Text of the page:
On the other hand, if your title is “volunteer” but you’re one of those rare individuals who has committed for long enough to not just get out of jet-lag but actually have a sense for what is going on; who has a specific skill relevant to relief and development work; for whom this is but one phase of a many-years-long career in aid work stretching out before you, but through those twists of fate that sometimes happen you have an un-sexy title and low salary to match…

…then sit back, sip your chai, puff your hookah, order another Red Stripe, or pop in a pirated DVD in peace. It’s all good. I’m not dissin’ you.

Development Tourism III: Volunteers

Unless something changes, this will probably be the last installment from me in the development tourism discussion.

I realize that this may place me immediately into the “he whose name shall not be spoken” category for some, perhaps many, but I have to get it out there: I have very serious concerns about volunteers.

Just to be clear, I am not talking about local volunteerism – people volunteering their own communities: this is the essence of community mobilization and the driver of sustainable development worldwide. I am talking about international volunteerism in the context of relief and development work. I do not think that it is a good idea for untrained, unpaid foreigners to be sent to work in another country as part of a development or relief program. 

There is a lot of caveat-ing and semantic hair-splitting discussion that can go around that statement, but perhaps let me start here: There are many good reasons for people to want to volunteer internationally. And perhaps there are also good reasons for NGOs to want to use international volunteers. I’ve seen a lot of volunteer programs in action and I’ve met a lot of individual volunteers doing different things out in the field. In many cases these programs and people accomplished some good, and so I suppose were not utter failures. But in spite of all that good that supposedly got accomplished, my issues with volunteers come down to professionalism (“quality”) and efficiency. And when you consider those two things it seems very clear to me if the motivation is an honest and informed desire to offer the very best programming to beneficiaries in the most efficient manner possible, it is all but impossible to justify international volunteers.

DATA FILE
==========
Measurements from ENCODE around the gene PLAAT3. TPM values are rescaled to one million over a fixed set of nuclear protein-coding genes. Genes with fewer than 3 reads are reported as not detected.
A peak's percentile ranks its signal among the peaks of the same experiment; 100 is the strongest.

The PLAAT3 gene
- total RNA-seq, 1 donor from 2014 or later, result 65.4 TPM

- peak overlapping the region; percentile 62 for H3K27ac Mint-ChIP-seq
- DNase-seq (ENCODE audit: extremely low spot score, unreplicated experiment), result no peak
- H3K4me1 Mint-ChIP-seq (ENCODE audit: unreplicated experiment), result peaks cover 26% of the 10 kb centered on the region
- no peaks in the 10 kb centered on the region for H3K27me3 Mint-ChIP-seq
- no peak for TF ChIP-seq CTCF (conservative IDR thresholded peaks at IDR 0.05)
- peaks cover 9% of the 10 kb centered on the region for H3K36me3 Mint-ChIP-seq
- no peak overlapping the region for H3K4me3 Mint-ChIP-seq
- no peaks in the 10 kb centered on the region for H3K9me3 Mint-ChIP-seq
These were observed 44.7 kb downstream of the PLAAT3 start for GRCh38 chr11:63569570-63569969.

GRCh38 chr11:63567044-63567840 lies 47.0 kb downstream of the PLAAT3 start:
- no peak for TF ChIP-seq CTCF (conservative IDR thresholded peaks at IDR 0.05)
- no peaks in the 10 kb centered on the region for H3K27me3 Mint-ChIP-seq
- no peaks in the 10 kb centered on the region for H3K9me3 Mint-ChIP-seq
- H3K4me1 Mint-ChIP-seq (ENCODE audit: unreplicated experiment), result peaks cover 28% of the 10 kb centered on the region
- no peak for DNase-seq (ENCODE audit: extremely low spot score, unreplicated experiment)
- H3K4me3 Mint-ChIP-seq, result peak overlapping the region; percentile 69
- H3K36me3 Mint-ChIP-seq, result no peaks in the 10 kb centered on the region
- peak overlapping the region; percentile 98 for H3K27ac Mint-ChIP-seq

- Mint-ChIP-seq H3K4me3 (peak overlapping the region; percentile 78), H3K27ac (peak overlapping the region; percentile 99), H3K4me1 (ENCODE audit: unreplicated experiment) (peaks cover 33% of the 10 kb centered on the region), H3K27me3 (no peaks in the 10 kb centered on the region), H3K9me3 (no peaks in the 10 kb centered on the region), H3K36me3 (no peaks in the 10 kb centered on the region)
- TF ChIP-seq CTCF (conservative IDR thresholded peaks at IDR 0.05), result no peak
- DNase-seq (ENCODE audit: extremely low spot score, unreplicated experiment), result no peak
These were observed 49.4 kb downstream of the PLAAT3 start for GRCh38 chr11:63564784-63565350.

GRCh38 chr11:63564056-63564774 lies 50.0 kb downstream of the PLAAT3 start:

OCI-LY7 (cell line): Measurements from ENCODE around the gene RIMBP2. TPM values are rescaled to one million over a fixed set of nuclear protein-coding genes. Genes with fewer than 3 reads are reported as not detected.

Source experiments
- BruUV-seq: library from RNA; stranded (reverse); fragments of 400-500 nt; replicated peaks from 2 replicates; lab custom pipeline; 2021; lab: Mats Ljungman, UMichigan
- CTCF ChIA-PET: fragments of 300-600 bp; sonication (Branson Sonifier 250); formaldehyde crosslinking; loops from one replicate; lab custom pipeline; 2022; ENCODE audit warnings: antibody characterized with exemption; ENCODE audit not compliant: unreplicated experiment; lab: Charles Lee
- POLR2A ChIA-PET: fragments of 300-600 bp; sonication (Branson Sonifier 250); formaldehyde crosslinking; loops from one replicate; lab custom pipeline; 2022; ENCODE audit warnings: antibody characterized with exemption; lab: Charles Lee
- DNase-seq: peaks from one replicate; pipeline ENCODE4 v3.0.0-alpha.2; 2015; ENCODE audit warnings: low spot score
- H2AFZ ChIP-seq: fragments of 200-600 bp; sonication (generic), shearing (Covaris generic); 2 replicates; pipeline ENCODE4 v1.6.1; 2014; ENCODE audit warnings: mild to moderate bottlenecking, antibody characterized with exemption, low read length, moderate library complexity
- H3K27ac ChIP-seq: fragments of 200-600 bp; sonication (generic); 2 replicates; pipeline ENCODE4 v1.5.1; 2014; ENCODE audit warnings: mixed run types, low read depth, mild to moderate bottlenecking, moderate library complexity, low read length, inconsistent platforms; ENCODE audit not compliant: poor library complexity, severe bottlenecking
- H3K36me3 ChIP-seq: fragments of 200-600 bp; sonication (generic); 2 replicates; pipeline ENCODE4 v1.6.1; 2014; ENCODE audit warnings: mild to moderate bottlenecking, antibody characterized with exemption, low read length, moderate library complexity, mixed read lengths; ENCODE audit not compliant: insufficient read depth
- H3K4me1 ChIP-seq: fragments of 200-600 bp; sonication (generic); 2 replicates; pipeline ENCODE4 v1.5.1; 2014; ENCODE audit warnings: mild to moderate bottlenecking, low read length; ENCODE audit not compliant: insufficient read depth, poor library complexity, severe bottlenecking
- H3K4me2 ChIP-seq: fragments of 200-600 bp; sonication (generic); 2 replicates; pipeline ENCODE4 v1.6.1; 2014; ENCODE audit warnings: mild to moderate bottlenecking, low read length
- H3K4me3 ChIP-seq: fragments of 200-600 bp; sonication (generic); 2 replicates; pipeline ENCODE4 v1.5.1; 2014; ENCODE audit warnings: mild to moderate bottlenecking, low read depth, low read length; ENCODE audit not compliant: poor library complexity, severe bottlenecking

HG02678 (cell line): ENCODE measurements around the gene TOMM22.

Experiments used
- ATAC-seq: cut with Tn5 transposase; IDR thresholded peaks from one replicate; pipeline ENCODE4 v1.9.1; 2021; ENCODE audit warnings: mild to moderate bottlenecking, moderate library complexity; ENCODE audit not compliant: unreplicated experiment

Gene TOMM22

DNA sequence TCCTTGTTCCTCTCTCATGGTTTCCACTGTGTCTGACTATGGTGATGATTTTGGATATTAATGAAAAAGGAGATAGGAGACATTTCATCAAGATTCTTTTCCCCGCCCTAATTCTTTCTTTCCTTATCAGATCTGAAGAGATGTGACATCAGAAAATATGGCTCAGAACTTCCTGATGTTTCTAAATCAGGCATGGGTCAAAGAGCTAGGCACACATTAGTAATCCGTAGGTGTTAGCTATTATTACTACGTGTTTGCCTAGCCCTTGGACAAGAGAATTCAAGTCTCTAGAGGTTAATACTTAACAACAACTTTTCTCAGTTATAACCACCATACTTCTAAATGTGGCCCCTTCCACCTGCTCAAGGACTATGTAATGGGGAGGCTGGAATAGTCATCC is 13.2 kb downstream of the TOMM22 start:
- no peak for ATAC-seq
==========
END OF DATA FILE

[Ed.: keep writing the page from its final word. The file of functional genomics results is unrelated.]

I’m very close friends with a number of paramedics. At different times they’ve invited me to ride with them for a shift in the ambulance. It’s interesting, it’s exciting, and observing these guys in action has totally changed my perspective on and appreciation for the Emergency Medical System (EMS) in North America. But when the call comes and they’re bending over a bleeding trauma victim, they make it very clear that I am to stay (the hell) out of the way. There is absolutely no participative role for me in that situation, and if I attempt to intervene in any way – that is, if I do anything at all other than stand off to the side and quietly observe – I am removed bodily from the scene.